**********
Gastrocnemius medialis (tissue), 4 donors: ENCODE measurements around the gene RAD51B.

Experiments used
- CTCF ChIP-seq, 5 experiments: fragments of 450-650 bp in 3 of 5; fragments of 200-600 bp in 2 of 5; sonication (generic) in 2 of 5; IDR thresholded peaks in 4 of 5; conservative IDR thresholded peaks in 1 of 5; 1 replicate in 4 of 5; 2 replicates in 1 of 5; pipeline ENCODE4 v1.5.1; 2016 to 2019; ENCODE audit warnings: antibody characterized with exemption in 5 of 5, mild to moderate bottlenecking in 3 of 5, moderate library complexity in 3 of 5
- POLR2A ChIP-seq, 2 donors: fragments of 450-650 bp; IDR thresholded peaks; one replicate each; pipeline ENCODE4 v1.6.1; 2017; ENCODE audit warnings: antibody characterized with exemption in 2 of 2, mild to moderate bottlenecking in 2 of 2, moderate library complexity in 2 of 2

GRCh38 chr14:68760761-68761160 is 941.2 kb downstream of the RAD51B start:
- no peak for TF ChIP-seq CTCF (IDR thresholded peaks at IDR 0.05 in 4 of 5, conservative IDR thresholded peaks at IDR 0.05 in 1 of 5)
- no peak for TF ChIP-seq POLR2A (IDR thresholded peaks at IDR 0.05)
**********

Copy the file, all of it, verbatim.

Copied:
Gastrocnemius medialis (tissue), 4 donors: ENCODE measurements around the gene RAD51B.

Experiments used
- CTCF ChIP-seq, 5 experiments: fragments of 450-650 bp in 3 of 5; fragments of 200-600 bp in 2 of 5; sonication (generic) in 2 of 5; IDR thresholded peaks in 4 of 5; conservative IDR thresholded peaks in 1 of 5; 1 replicate in 4 of 5; 2 replicates in 1 of 5; pipeline ENCODE4 v1.5.1; 2016 to 2019; ENCODE audit warnings: antibody characterized with exemption in 5 of 5, mild to moderate bottlenecking in 3 of 5, moderate library complexity in 3 of 5
- POLR2A ChIP-seq, 2 donors: fragments of 450-650 bp; IDR thresholded peaks; one replicate each; pipeline ENCODE4 v1.6.1; 2017; ENCODE audit warnings: antibody characterized with exemption in 2 of 2, mild to moderate bottlenecking in 2 of 2, moderate library complexity in 2 of 2

GRCh38 chr14:68760761-68761160 is 941.2 kb downstream of the RAD51B start:
- no peak for TF ChIP-seq CTCF (IDR thresholded peaks at IDR 0.05 in 4 of 5, conservative IDR thresholded peaks at IDR 0.05 in 1 of 5)
- no peak for TF ChIP-seq POLR2A (IDR thresholded peaks at IDR 0.05)